What’s Happening in Space Policy June 4-10, 2023

What’s Happening in Space Policy June 4-10, 2023

Here is SpacePolicyOnline.com’s list of space policy events for the week of June 4-10, 2023 and any insight we can offer about them. The House and Senate are in session this week.

During the Week

President Biden signed the Fiscal Responsibility Act into law yesterday, so the Appropriations Committees can now move forward with marking up the FY2024 appropriations bills. Allocations to the 12 subcommittees will have to be made and the subcommittees need to decide how to divvy it up. Nothing’s been announced as of today (Sunday), but they and the Armed Services Committees, which were forced to postpone their markups of the National Defense Authorization Act, could get going any time. We’ll post anything we hear about on our Calendar.

Sen. Susan Collins (R-Maine) speaks on the Senate floor during consideration of the Fiscal Responsibility Act, June 1, 2023. Screengrab.

That law exempts defense spending from cuts, but also says FY2024 funding cannot exceed Biden’s $886 billion request, a 3.2 percent increase over FY2023. That provision was vehemently opposed by some Senators including Sen. Lindsey Graham (R-SC) who insisted Majority Leader Chuck  Schumer (D-NY) and Minority Leader Mitch McConnell (R-KY) sign a statement that they will not oppose a supplemental for defense, which they did.

Sen. Susan Collins (R-Maine), the top Republican on the full Senate Appropriations Committee, added her support in a floor speech on Thursday calling the defense request “completely inadequate” because it doesn’t keep pace with inflation. She also opposed the provision that if all 12 appropriations bills are not passed by January 1, 2024, a one percent across-the-board cut for all discretionary spending will go into effect. Committee chair Sen. Patty Murray (D-WA) said in her floor speech that she’s willing to consider a supplemental, but not just for defense, but other national priorities. At the beginning of the year, Collins and Murray pledged to work together and restore “regular order” to the appropriations process. That will be a special challenge this year.

The takeaway is that although the Fiscal Responsibility Act is law, how much the government spends in FY2024 is far from settled. Stay tuned for announcements of subcommittee and full committee markups by the House and Senate Appropriations and Armed Services committees. Could come at any time.

Elsewhere, SpaceX is still trying to launch its 28th cargo mission to the ISS. Postponed from yesterday to today because of weather, it was delayed again today. It’s now scheduled for tomorrow (Monday) at 11:47 am ET, but even then the forecast is just 60 percent favorable. Among the cargo are more ISS Roll Out Solar Arrays or iROSAs that NASA astronauts Steve Bowen and Woody Hoburg will begin installing during a spacewalk on Friday.

Also tomorrow, NASA will hold a media telecon on the final results of the Independent Review Board’s findings on the Psyche mission. Psyche missed its launch window last year because they ran out of time to test the spacecraft’s software. Psyche is managed at JPL and the IRB’s investigation found broader problems there that were detailed in a November 2022 report. NASA and JPL responded to the IRB’s findings and this telecon is an update on how things are going.  IRB chair Tom Young, JPL Director Laurie Leshin, NASA Science Mission Directorate head Nicky Fox, and SMD Planetary Division Director Lori Glaze will be there.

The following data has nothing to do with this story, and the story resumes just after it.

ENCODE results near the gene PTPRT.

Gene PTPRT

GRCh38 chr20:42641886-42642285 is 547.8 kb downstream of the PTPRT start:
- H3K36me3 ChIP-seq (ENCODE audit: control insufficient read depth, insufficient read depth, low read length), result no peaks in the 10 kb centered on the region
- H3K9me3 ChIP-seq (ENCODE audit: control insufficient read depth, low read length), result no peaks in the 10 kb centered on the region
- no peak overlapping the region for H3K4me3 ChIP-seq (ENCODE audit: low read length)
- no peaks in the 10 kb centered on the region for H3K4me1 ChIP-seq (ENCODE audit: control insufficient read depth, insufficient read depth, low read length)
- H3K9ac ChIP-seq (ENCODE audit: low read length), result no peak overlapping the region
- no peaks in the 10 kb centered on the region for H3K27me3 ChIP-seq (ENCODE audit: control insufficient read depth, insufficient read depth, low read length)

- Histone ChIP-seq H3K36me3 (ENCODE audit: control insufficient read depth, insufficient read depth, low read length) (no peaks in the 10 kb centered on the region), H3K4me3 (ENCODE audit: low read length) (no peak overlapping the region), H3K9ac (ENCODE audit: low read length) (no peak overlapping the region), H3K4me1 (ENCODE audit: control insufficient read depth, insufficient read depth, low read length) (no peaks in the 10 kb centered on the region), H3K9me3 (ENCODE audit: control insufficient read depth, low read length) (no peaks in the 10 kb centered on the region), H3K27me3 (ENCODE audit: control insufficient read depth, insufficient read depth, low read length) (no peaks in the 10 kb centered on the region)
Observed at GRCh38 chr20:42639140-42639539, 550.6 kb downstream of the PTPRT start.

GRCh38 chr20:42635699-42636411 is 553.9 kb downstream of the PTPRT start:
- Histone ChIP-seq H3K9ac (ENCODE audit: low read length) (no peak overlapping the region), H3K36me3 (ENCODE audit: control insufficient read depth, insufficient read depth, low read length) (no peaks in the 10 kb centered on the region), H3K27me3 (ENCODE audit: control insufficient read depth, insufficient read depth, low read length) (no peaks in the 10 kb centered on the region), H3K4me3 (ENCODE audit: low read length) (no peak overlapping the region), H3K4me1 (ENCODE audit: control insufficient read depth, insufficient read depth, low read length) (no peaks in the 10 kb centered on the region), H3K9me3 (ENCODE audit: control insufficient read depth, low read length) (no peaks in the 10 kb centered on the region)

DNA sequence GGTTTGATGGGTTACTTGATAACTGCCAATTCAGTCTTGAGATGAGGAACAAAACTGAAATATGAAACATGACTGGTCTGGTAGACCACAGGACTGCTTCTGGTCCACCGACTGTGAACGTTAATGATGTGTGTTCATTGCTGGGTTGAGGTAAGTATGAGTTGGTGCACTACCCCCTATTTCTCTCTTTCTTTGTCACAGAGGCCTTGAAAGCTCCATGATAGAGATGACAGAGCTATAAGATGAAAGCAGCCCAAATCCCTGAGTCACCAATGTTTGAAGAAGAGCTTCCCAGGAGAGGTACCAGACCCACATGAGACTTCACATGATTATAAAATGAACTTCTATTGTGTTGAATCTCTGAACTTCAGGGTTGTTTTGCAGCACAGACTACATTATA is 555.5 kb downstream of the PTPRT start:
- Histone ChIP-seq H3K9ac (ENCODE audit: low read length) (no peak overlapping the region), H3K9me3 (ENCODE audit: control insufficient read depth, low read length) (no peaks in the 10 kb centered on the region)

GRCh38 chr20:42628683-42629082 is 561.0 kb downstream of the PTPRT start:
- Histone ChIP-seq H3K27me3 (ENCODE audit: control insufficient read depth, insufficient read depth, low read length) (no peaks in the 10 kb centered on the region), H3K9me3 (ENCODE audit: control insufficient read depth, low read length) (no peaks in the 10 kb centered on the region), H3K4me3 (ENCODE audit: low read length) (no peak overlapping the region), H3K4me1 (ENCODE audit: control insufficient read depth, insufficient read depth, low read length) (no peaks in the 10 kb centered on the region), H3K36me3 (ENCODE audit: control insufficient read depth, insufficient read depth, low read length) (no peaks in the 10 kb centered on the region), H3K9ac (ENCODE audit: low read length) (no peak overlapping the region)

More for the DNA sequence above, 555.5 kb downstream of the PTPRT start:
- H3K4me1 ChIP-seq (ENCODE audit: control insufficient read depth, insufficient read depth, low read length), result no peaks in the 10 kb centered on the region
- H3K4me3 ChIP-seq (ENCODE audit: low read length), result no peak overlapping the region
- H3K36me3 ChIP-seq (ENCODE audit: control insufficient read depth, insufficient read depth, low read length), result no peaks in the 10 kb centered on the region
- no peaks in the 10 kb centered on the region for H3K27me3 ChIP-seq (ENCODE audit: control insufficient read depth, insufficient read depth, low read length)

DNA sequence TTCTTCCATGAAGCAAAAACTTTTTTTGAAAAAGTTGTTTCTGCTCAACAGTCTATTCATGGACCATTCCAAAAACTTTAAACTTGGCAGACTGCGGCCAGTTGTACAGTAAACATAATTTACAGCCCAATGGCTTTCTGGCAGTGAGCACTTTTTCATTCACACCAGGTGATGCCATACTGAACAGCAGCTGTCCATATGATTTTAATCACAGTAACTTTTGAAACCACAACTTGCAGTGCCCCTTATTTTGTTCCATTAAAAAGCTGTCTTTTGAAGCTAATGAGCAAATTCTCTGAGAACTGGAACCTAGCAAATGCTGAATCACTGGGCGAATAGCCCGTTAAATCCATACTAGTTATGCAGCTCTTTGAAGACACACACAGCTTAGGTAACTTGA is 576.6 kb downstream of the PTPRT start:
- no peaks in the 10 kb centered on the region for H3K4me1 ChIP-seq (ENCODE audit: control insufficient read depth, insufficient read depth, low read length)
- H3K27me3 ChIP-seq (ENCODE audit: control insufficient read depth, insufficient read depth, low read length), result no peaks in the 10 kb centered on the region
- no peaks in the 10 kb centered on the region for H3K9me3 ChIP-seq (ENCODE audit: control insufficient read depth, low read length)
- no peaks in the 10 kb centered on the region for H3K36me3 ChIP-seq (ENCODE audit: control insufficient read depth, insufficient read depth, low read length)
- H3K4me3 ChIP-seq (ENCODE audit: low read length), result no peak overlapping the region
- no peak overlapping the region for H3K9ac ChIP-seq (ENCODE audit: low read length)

Fox will speak at Thursday’s meeting of the Space Studies Board (SSB), too. SSB and the Aeronautics and Space Engineering Board (ASEB) of the National Academies of Sciences, Engineering, and Medicine are holding their spring 2023 meetings this week. ASEB meets on Tuesday, SSB on Thursday and Friday, with a joint meeting on Wednesday. The meeting is in-person in D.C., but space is limited so pre-registration is required for those who want to attend the open sessions. They’ll be livestreamed, too. Jim Free, head of Exploration Systems Development at NASA, will address the joint session, as will Deputy Administrator Pam Melroy and a panel of House and Senate congressional staffers. The whole four days look terrific.

The Lunar and Planetary Institute has an intriguing in-person event on Thursday evening in Houston. LPI’s principal scientist, David Kring, will talk about “What Might Artemis Astronauts Encounter at the Lunar South Pole?” It’ll be livestreamed on LPI’s YouTube channel. He’ll discuss the “fascinatingly cold and rugged terrain” that is “far different than terrains traversed by Apollo astronauts” and “presents new and exciting scientific opportunities to learn more about the Moon.”

Those and other events we know about as of Sunday morning are shown below. Check back throughout the week for others we learn about later and add to our Calendar or changes to these.

Monday, June 5

Monday-Tuesday, June 5-6

Monday-Friday, June 5-9

Tuesday, June 6

Tuesday-Wednesday, June 6-7

Tuesday-Thursday, June 6-8

Tuesday-Friday, June 6-9

Wednesday, June 7

Wednesday-Thursday, June 7-8

Wednesday-Friday, June 7-9

Thursday, June 8

Friday, June 9

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